I created a single partition with Diskpart Clean etc. so no probs with the "System Partition" that is sometimes created with W7 / W8 installs.

I think if the WHOLE device is used as a single partition it's fine. You can "shink" the partition afterwards wit GPARTED / PartitionImage etc.

Cheers
jimbo
 

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SIW2

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#7
I always install like that.

It allows for a bit of registry customizing after applying and before rebooting.

Had a bit of trouble with 8 - not sure why yet.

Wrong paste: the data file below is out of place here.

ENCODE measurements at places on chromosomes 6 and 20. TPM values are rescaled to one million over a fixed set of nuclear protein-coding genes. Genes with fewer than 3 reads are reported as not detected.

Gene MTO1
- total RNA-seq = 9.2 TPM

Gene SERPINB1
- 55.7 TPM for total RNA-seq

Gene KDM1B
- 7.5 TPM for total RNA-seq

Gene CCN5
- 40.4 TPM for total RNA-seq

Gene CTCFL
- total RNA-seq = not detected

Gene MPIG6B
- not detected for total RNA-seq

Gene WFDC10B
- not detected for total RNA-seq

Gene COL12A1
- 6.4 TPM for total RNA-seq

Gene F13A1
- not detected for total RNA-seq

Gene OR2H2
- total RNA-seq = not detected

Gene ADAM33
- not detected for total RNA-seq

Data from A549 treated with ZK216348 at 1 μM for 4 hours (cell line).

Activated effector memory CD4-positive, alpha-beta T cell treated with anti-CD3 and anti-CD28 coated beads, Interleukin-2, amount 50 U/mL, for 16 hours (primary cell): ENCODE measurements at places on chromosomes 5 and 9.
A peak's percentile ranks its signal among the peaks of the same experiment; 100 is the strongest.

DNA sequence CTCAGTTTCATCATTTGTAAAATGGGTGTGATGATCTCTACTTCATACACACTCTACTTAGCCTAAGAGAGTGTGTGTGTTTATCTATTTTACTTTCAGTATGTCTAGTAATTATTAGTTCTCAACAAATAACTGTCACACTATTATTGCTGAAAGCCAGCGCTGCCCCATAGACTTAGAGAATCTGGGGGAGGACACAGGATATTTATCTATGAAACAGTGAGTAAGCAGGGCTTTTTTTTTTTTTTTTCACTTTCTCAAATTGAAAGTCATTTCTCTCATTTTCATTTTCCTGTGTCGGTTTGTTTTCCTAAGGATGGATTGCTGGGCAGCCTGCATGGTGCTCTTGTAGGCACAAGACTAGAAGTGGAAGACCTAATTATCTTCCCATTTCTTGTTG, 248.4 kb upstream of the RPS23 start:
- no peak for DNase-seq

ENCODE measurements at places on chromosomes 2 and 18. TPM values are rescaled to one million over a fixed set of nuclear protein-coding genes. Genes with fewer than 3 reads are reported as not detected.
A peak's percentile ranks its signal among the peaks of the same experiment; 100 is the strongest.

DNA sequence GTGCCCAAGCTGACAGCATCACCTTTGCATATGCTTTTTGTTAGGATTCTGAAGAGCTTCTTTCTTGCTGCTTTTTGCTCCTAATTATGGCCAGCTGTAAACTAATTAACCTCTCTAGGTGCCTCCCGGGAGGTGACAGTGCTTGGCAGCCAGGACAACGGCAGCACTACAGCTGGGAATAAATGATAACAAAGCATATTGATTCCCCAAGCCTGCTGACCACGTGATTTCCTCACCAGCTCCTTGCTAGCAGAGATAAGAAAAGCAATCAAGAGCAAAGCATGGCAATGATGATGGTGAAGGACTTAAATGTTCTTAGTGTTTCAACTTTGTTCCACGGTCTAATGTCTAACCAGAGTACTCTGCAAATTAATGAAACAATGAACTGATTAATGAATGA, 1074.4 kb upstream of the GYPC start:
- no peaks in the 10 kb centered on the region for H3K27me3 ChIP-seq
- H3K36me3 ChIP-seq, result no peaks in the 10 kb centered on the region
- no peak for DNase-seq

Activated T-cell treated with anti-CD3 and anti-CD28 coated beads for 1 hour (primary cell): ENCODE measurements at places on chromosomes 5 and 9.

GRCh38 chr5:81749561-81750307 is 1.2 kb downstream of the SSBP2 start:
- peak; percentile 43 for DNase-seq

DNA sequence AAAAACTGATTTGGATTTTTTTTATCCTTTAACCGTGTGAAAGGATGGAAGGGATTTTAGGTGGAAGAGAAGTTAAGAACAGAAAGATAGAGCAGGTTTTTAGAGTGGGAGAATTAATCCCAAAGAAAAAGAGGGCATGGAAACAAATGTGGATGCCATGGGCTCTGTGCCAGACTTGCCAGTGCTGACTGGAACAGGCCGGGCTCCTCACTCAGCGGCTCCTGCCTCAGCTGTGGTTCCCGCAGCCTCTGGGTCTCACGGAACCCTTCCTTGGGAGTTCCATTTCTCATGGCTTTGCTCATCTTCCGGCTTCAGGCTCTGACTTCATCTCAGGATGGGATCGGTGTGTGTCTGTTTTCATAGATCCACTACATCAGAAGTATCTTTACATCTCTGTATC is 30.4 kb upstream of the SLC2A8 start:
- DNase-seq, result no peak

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fafhrd

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#8
I found that just applying the W8CP install.wim to a partition that previously had contained a windows 7 installation which had just been quickformatted over, needed no additional work to get to boot - the Windows 7 bootloader seemed to be happy to load the old bcd data and boot the Windows 8 system up. F8 worked fine from the bootmenu too. I just needed to edit the boot entry to read "Windows 8 x64".

As an alternative to Imagex, there's a free to home users program called SmartWIM, which has the additional feature of being able to create diff files - making the images much more flexible as backups. It's also scriptable, and also a very small download.

SmartWIM 2.0 now available - DeployCentral
SmartDeploy OS Deployment Products
 

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jimbo45